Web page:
Having walked down the hill by now, we no longer needed to take the funicular and we were at a tram stop closer to our hotel. To reach the tram stop, we had to go underground to cross the street, similarly to Budapest. Also similarly to Budapest are the number of stores and shops underground making this a productive place to pass through. However, very unlike Budapest, this underground had gun stores. Open area gun stores with dozens and dozens of models of hand guns attached to the back wall with more models in a glass case as the only separation between the back of the counter potential customers. Boxes of bullets were off to the side also for sale. Scary! What was more skin tingling, mind blowing, horrifying was that as we walked through the underground, I counted seven of these gun stores. I cannot imagine how many more there may have been in areas where we did not walk. Two gun stores were only separated by a toy store between them, competition and irony in one small area.

We went back to our hotel to make shuttle reservation for getting back to the airport. Their sign shows a shuttle service with fixed times at a cost of 16 Euros for both of us. We have seen the same signs at other hotels and hostels for 4 Euros or 6 Euros per person; perhaps it is the location. The desk clerk offered us their own shuttle service for 35 T Lira for both of us with the incentive we could leave when we wanted since it was only us.

As we walked along, I remembered an old television commercial I remember from childhood. The screen showed prunes and the voice said “Are three enough; are six too many?” The ad was for a children’s laxative, so the bottom line was to use the product and take the guesswork out of the mix. That slogan “Are three enough; are six too many?” had made its way into Pop culture for a number of years after this ad long faded from the tube. However, this is what I wonder about travel sometimes regarding days in one place: Are three enough; are six too many? At one point, I chastised myself for not realizing I was going to cancel my Tuesday class and we could have come here on Tuesday and not wait until Wednesday. Now I am so glad I didn’t. We really have reached our limit of entertainment and distractions. As we were discussing, most of the museums are Islamic related and difficult to reach. The public transport is not that great; no, truthfully, it is really poor for such a large city. You really need to rely on buses to get off of the beaten paths or trust taxis, but we have had our experiences with taxi drivers who claim it is a higher rate to cross to the ‘other side’ meaning either the European or Asian side depending on which you start out with. They will also drive all around saying “I am not as familiar with this side of the city as (fill in the blank).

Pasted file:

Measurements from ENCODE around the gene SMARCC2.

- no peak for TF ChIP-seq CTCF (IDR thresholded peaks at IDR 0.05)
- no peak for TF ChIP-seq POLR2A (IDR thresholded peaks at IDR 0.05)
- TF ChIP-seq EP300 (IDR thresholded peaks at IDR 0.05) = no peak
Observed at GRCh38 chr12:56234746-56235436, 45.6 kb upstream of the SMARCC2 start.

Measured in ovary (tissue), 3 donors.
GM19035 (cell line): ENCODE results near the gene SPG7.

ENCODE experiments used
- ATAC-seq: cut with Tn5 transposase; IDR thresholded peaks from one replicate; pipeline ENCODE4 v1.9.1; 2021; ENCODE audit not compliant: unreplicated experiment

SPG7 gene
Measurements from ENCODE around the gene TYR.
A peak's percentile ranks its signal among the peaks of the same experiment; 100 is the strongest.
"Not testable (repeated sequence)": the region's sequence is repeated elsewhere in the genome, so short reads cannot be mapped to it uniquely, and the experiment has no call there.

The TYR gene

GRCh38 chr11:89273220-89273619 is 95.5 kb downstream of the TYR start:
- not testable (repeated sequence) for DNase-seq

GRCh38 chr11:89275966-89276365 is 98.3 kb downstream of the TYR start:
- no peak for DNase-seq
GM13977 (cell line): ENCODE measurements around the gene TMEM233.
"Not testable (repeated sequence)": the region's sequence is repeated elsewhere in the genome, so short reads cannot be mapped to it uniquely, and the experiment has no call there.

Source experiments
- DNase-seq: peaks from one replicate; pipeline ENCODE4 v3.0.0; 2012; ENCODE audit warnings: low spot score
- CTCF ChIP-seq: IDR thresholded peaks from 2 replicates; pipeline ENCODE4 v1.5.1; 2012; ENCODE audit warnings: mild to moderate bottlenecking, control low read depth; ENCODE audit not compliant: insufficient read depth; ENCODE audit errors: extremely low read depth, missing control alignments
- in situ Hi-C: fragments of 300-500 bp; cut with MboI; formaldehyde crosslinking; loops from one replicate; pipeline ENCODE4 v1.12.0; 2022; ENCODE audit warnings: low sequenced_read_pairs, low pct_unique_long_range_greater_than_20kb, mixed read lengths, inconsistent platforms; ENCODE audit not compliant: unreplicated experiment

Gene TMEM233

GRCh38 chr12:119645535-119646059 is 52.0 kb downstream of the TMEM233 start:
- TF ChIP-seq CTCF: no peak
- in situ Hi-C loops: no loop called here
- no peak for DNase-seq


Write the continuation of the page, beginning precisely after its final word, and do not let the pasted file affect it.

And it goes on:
For dinner, we returned to the restaurant we went to the night before last. The host remembered us and where we sat. It was enjoyable, though Ron’s stomach was bothering him, we cleaned our plates. After a walk around, we went to the dessert place we like the best, the independent bakery and had tea and a dessert there.

The rest of the evening was spent watching Schindler’s List; we have to get up at 5:00 am for the 6:15 shuttle. With the fifteen minute commercial breaks, I gave up on the movie by 11:00 pm and waited to hear the last chanting from the mosque for this trip to lull me off to sleep.

Pin It Now!


Post a Comment